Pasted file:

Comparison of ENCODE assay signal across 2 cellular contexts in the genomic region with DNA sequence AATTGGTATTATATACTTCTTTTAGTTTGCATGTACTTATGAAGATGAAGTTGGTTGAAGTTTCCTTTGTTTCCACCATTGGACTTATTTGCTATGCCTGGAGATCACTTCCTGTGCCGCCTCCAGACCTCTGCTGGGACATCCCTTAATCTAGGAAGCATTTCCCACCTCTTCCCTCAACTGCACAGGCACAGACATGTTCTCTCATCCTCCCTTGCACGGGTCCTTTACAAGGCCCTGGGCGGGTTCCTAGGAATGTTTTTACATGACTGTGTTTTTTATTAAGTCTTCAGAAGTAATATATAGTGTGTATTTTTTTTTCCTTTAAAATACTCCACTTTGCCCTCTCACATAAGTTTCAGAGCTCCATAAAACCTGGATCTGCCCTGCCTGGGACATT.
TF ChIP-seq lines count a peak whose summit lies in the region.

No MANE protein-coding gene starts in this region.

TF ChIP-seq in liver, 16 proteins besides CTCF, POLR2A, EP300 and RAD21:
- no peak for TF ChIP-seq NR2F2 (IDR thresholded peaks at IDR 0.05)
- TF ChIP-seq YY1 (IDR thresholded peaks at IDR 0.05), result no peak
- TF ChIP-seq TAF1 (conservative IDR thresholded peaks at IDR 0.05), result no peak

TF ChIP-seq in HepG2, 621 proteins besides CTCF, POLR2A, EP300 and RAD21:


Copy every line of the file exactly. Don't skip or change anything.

Comparison of ENCODE assay signal across 2 cellular contexts in the genomic region with DNA sequence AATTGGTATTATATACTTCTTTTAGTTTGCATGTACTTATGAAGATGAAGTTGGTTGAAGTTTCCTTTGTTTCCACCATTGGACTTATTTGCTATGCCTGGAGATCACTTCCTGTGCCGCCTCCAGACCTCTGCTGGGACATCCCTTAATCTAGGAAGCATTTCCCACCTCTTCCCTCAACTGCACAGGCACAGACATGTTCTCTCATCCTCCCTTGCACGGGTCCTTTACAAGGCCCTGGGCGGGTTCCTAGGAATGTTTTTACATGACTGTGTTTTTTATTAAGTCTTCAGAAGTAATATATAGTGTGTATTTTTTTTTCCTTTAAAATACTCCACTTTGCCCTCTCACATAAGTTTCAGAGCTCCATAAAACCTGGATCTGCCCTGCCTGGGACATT.
TF ChIP-seq lines count a peak whose summit lies in the region.

No MANE protein-coding gene starts in this region.

TF ChIP-seq in liver, 16 proteins besides CTCF, POLR2A, EP300 and RAD21:
- no peak for TF ChIP-seq NR2F2 (IDR thresholded peaks at IDR 0.05)
- TF ChIP-seq YY1 (IDR thresholded peaks at IDR 0.05), result no peak
- TF ChIP-seq TAF1 (conservative IDR thresholded peaks at IDR 0.05), result no peak

TF ChIP-seq in HepG2, 621 proteins besides CTCF, POLR2A, EP300 and RAD21: